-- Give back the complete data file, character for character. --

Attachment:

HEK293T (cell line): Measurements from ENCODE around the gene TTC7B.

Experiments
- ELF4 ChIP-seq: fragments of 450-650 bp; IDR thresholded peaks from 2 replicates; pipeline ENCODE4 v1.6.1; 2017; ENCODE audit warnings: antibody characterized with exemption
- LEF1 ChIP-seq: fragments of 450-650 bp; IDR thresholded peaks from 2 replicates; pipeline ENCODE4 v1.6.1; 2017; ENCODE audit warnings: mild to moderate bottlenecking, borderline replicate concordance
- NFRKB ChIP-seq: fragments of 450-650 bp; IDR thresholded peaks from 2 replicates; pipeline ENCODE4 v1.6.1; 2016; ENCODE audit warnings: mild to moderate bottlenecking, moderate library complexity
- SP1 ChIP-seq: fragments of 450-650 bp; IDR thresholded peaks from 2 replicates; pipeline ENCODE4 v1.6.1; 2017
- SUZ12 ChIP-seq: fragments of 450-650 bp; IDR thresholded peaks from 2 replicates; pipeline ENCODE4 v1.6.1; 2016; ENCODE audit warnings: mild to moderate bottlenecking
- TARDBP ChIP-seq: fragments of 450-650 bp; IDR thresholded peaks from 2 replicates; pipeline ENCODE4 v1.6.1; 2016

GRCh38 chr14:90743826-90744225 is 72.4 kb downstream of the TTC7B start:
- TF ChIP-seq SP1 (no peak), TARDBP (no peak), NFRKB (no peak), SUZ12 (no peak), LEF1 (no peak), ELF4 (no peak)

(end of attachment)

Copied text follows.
HEK293T (cell line): Measurements from ENCODE around the gene TTC7B.

Experiments
- ELF4 ChIP-seq: fragments of 450-650 bp; IDR thresholded peaks from 2 replicates; pipeline ENCODE4 v1.6.1; 2017; ENCODE audit warnings: antibody characterized with exemption
- LEF1 ChIP-seq: fragments of 450-650 bp; IDR thresholded peaks from 2 replicates; pipeline ENCODE4 v1.6.1; 2017; ENCODE audit warnings: mild to moderate bottlenecking, borderline replicate concordance
- NFRKB ChIP-seq: fragments of 450-650 bp; IDR thresholded peaks from 2 replicates; pipeline ENCODE4 v1.6.1; 2016; ENCODE audit warnings: mild to moderate bottlenecking, moderate library complexity
- SP1 ChIP-seq: fragments of 450-650 bp; IDR thresholded peaks from 2 replicates; pipeline ENCODE4 v1.6.1; 2017
- SUZ12 ChIP-seq: fragments of 450-650 bp; IDR thresholded peaks from 2 replicates; pipeline ENCODE4 v1.6.1; 2016; ENCODE audit warnings: mild to moderate bottlenecking
- TARDBP ChIP-seq: fragments of 450-650 bp; IDR thresholded peaks from 2 replicates; pipeline ENCODE4 v1.6.1; 2016

GRCh38 chr14:90743826-90744225 is 72.4 kb downstream of the TTC7B start:
- TF ChIP-seq SP1 (no peak), TARDBP (no peak), NFRKB (no peak), SUZ12 (no peak), LEF1 (no peak), ELF4 (no peak)